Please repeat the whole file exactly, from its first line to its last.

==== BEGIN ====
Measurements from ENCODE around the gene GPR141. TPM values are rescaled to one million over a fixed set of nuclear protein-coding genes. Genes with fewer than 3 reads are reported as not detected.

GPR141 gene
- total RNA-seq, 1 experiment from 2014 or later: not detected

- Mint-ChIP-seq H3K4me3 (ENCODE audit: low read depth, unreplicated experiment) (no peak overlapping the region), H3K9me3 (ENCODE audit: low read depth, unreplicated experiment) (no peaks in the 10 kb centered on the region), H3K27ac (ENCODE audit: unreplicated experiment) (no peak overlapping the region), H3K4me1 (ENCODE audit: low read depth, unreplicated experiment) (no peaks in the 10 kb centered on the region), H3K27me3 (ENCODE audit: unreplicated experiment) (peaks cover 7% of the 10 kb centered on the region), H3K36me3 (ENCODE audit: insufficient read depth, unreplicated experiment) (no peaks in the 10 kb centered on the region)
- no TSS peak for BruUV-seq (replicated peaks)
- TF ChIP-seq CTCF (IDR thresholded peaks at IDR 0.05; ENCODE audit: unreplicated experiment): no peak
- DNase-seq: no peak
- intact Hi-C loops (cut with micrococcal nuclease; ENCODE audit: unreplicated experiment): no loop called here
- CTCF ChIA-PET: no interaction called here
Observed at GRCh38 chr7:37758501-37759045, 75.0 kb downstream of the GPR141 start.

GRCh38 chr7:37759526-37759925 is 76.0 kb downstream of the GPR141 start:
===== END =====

Measurements from ENCODE around the gene GPR141. TPM values are rescaled to one million over a fixed set of nuclear protein-coding genes. Genes with fewer than 3 reads are reported as not detected.

GPR141 gene
- total RNA-seq, 1 experiment from 2014 or later: not detected

- Mint-ChIP-seq H3K4me3 (ENCODE audit: low read depth, unreplicated experiment) (no peak overlapping the region), H3K9me3 (ENCODE audit: low read depth, unreplicated experiment) (no peaks in the 10 kb centered on the region), H3K27ac (ENCODE audit: unreplicated experiment) (no peak overlapping the region), H3K4me1 (ENCODE audit: low read depth, unreplicated experiment) (no peaks in the 10 kb centered on the region), H3K27me3 (ENCODE audit: unreplicated experiment) (peaks cover 7% of the 10 kb centered on the region), H3K36me3 (ENCODE audit: insufficient read depth, unreplicated experiment) (no peaks in the 10 kb centered on the region)
- no TSS peak for BruUV-seq (replicated peaks)
- TF ChIP-seq CTCF (IDR thresholded peaks at IDR 0.05; ENCODE audit: unreplicated experiment): no peak
- DNase-seq: no peak
- intact Hi-C loops (cut with micrococcal nuclease; ENCODE audit: unreplicated experiment): no loop called here
- CTCF ChIA-PET: no interaction called here
Observed at GRCh38 chr7:37758501-37759045, 75.0 kb downstream of the GPR141 start.

GRCh38 chr7:37759526-37759925 is 76.0 kb downstream of the GPR141 start: